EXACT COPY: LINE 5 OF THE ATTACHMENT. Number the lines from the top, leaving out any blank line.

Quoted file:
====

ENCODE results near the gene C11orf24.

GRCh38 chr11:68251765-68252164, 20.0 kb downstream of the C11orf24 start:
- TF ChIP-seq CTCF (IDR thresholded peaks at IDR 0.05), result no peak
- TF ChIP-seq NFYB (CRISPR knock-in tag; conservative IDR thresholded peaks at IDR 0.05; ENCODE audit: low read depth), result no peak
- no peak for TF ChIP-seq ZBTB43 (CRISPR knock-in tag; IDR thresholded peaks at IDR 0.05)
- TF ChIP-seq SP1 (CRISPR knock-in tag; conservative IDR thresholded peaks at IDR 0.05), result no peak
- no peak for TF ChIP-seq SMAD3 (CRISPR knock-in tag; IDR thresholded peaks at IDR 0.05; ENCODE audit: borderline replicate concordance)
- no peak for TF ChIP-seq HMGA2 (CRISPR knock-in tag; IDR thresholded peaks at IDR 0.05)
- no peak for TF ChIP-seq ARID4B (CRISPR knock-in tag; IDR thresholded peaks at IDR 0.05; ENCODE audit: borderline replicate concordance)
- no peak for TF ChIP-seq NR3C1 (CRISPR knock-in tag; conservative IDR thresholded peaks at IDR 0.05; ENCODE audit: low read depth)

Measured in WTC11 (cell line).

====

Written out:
- no peak for TF ChIP-seq ZBTB43 (CRISPR knock-in tag; IDR thresholded peaks at IDR 0.05)